Outrage at Japan’s ivory sales

Yahoo Japan has defended its online trade in ivory amid mounting pressure on the company to stop selling the products on its auction site.

The company sold an estimated 12 tonnes of elephant tusks and fashioned pieces of ivory on its Japanese auction site between 2012 and 2014, prompting the activist network Avaaz to launch a petition that has attracted more than one million signatures so far.

Referring to the trade as Yahoo’s “bloody secret”, the petition calls on the chief executive of the company, Marissa Mayer, and its Japanese head, Manabu Miyasaka, to “urgently stop all ivory sales from sites/platforms in Japan and all other markets”.

“As global citizens, we are appalled that you allow ivory to be sold … fuelling elephant extinction,” the petition says.

There are several thousand pieces of ivory for sale on the auction site at any one time. This week prices ranged from $20 trinkets to a $60 000 five-tiered pagoda carved in ivory. Traffic, an anti-wildlife trafficking group, said in the report last year that most ivory products in Japan are sold as hanko – personal seals that are signifiers of status in the country.

The company this week defended the sales, insisting that it prohibited the sale of raw ivory and ivory products that violate a 1989 trade ban.

The firm said its auction site permitted only the sale of items that were produced before the ban went into effect. “Since there is a chance some sales may be illegal we are strengthening our policies. If we find a sale was illegal we cancel it straight away,” Takako Kaminaga, a Yahoo Japan spokesperson, said. “We ‘patrol’ 24 hours a day.”

Yahoo Japan came under fire from the United Kingdom’s Environmental Investigation Agency (EIA) in April last year for its sale of whale and dolphin meat. The company is Japan’s only online retailer that continues to sell whale and dolphin products.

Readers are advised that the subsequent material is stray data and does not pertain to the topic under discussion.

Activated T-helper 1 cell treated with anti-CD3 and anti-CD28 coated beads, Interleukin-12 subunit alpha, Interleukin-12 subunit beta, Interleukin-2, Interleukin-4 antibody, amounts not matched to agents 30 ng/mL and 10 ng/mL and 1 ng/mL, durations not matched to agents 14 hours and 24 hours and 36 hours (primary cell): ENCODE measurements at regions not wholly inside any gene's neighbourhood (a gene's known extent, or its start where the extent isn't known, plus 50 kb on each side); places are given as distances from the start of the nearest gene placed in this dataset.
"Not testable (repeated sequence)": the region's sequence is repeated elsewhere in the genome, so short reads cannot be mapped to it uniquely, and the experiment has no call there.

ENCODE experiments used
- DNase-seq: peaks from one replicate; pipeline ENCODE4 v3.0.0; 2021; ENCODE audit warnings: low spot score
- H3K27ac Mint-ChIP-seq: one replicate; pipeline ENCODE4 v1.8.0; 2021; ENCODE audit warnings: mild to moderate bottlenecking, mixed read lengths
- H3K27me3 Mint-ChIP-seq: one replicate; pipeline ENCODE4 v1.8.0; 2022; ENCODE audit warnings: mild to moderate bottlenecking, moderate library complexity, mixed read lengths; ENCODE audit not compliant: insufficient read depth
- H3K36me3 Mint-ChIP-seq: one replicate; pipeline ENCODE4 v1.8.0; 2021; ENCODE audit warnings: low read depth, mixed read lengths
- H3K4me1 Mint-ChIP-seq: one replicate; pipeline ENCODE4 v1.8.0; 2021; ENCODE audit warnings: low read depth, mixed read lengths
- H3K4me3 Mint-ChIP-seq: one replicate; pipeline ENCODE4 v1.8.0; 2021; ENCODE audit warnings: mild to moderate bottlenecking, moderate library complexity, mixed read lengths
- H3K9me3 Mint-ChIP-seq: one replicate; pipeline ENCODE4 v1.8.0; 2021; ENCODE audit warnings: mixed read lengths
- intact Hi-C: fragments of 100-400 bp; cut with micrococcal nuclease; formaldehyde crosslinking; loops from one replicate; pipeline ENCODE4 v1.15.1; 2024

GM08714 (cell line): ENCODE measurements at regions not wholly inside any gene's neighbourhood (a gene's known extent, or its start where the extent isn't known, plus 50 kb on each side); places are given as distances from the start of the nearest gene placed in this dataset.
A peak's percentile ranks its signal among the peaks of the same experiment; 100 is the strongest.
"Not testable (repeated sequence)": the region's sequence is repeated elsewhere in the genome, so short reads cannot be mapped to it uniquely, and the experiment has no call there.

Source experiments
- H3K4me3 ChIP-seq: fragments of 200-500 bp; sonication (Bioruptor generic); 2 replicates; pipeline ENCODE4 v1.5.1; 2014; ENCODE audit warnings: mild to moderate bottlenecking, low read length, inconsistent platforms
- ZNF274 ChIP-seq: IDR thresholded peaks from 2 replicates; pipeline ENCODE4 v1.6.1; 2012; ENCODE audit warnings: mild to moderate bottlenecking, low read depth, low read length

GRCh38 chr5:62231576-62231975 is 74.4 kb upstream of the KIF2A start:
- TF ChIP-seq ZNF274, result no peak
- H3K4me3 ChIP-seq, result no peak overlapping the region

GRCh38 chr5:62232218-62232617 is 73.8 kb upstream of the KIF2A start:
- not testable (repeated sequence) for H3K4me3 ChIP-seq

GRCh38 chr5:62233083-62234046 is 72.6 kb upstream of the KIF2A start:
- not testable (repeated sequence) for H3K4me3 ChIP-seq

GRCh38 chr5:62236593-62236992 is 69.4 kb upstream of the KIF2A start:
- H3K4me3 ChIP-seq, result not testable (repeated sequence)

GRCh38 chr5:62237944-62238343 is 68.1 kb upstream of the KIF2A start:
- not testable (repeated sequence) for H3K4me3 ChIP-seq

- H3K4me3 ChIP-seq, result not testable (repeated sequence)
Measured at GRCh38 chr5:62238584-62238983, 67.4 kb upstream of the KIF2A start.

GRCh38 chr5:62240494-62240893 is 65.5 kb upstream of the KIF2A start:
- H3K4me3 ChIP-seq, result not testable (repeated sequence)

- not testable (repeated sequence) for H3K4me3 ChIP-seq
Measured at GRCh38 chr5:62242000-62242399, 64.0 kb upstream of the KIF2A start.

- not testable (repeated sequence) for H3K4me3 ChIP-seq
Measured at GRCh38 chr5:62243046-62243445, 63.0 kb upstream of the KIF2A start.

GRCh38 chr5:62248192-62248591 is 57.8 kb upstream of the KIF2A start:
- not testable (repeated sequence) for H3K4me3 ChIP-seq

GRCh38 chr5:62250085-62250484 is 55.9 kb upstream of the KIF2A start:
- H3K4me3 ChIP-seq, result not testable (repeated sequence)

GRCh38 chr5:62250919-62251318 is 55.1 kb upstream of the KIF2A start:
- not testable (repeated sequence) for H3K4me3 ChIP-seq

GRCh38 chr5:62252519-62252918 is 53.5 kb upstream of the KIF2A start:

Last year, the agency also accused Japan of undermining international efforts to protect elephants by failing to crack down on illegal registration practices. An EIA report claimed that a large majority of Japanese ivory traders were involved in illegal tusk registration activity, enabling them to “legalise” more than 1?000 tusks a year since 2011.

The report said that, of 37 Japanese ivory traders approached by Japanese investigators posing as sellers of whole tusks, 30 offered to engage in illegal activities, including buying and processing unregistered tusks of unknown origin, and registering tusks using false information.

The United States and China have agreed to work toward a near total ban on the ivory trade. Amazon and Google have both banned the sale of ivory on their sites.

Yahoo’s Kaminaga suggested the company had not ruled out a change in its policy on ivory sales. – © Guardian News & Media 2016

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Oliver Milman
Oliver Milman works from New York, NY. Environment reporter at @GuardianUS. Former wombat correspondent. Pommy tea drinker. [email protected] Oliver Milman has over 7371 followers on Twitter.
Julia Carrie Wong
Julia Carrie Wong works from Oakland, CA. Senior technology reporter @GuardianUS DM for Signal // [email protected] // [email protected] (not for PR) Julia Carrie Wong has over 34924 followers on Twitter.
Justin Mccurry
Justin Mccurry works from Tokyo. Japan & Korea correspondent for the Guardian & Observer; France 24 TV. Foreign Press in Japan rep. Wolves & England cricket fan. 競輪の大ファン。 Justin Mccurry has over 11608 followers on Twitter.

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